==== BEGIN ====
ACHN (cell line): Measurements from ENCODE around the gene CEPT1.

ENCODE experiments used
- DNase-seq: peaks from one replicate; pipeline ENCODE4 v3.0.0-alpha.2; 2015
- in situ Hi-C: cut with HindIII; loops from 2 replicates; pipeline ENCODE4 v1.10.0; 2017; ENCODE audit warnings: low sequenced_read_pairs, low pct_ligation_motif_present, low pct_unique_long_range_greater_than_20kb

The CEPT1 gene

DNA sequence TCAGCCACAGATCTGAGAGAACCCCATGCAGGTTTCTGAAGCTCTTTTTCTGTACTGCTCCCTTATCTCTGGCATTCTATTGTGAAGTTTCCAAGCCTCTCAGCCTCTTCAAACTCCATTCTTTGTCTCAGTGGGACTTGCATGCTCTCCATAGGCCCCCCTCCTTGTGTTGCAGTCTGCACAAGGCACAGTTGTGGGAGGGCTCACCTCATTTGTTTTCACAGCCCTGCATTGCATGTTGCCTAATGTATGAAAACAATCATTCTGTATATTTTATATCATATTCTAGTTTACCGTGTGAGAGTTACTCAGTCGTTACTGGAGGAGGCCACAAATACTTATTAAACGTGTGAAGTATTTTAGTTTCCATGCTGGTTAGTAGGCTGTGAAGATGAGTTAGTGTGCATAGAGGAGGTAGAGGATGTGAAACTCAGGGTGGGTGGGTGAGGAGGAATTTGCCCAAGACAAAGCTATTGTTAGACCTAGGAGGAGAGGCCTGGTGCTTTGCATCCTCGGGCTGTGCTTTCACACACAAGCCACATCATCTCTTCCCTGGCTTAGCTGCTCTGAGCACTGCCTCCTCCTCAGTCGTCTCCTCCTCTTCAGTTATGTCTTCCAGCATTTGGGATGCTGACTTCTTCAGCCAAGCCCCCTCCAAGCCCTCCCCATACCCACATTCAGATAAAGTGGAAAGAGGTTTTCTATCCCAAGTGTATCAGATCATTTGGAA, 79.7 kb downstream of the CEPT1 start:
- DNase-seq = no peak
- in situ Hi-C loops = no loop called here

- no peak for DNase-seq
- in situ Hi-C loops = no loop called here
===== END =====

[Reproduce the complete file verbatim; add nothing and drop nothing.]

ACHN (cell line): Measurements from ENCODE around the gene CEPT1.

ENCODE experiments used
- DNase-seq: peaks from one replicate; pipeline ENCODE4 v3.0.0-alpha.2; 2015
- in situ Hi-C: cut with HindIII; loops from 2 replicates; pipeline ENCODE4 v1.10.0; 2017; ENCODE audit warnings: low sequenced_read_pairs, low pct_ligation_motif_present, low pct_unique_long_range_greater_than_20kb

The CEPT1 gene

DNA sequence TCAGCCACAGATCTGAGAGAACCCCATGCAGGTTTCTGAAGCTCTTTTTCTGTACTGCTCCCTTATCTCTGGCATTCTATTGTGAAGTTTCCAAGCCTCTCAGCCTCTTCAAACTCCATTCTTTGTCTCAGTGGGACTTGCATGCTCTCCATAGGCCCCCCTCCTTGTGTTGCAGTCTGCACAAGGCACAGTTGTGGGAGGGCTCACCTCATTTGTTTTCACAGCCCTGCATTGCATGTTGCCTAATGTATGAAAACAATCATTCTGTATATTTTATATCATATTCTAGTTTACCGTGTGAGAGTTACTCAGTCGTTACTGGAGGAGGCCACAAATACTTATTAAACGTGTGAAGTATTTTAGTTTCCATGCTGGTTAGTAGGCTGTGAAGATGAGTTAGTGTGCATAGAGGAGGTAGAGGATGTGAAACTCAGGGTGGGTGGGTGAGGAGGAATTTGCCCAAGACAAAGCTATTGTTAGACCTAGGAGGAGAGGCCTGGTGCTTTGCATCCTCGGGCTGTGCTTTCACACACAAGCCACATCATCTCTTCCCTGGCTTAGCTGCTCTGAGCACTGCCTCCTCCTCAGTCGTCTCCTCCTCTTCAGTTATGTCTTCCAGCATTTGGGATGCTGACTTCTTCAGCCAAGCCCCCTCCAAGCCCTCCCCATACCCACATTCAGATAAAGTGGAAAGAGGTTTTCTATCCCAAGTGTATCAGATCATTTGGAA, 79.7 kb downstream of the CEPT1 start:
- DNase-seq = no peak
- in situ Hi-C loops = no loop called here

- no peak for DNase-seq
- in situ Hi-C loops = no loop called here